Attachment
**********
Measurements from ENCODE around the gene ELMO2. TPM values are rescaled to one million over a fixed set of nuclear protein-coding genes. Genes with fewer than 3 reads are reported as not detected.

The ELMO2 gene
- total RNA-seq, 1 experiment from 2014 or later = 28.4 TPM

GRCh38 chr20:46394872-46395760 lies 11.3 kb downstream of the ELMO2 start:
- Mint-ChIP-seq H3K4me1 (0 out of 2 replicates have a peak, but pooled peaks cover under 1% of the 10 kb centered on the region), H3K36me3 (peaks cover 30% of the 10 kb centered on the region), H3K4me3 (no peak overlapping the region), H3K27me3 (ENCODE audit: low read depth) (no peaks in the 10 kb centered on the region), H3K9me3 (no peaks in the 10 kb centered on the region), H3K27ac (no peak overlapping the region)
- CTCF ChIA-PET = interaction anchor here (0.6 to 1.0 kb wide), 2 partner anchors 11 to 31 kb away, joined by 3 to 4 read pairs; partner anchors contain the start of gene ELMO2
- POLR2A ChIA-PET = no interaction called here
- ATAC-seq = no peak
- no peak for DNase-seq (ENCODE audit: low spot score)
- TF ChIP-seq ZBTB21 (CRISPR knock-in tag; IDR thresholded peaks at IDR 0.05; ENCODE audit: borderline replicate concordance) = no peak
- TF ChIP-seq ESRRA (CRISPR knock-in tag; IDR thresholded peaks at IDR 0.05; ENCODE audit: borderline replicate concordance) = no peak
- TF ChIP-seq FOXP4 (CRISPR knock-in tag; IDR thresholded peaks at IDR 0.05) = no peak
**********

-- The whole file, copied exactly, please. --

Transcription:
Measurements from ENCODE around the gene ELMO2. TPM values are rescaled to one million over a fixed set of nuclear protein-coding genes. Genes with fewer than 3 reads are reported as not detected.

The ELMO2 gene
- total RNA-seq, 1 experiment from 2014 or later = 28.4 TPM

GRCh38 chr20:46394872-46395760 lies 11.3 kb downstream of the ELMO2 start:
- Mint-ChIP-seq H3K4me1 (0 out of 2 replicates have a peak, but pooled peaks cover under 1% of the 10 kb centered on the region), H3K36me3 (peaks cover 30% of the 10 kb centered on the region), H3K4me3 (no peak overlapping the region), H3K27me3 (ENCODE audit: low read depth) (no peaks in the 10 kb centered on the region), H3K9me3 (no peaks in the 10 kb centered on the region), H3K27ac (no peak overlapping the region)
- CTCF ChIA-PET = interaction anchor here (0.6 to 1.0 kb wide), 2 partner anchors 11 to 31 kb away, joined by 3 to 4 read pairs; partner anchors contain the start of gene ELMO2
- POLR2A ChIA-PET = no interaction called here
- ATAC-seq = no peak
- no peak for DNase-seq (ENCODE audit: low spot score)
- TF ChIP-seq ZBTB21 (CRISPR knock-in tag; IDR thresholded peaks at IDR 0.05; ENCODE audit: borderline replicate concordance) = no peak
- TF ChIP-seq ESRRA (CRISPR knock-in tag; IDR thresholded peaks at IDR 0.05; ENCODE audit: borderline replicate concordance) = no peak
- TF ChIP-seq FOXP4 (CRISPR knock-in tag; IDR thresholded peaks at IDR 0.05) = no peak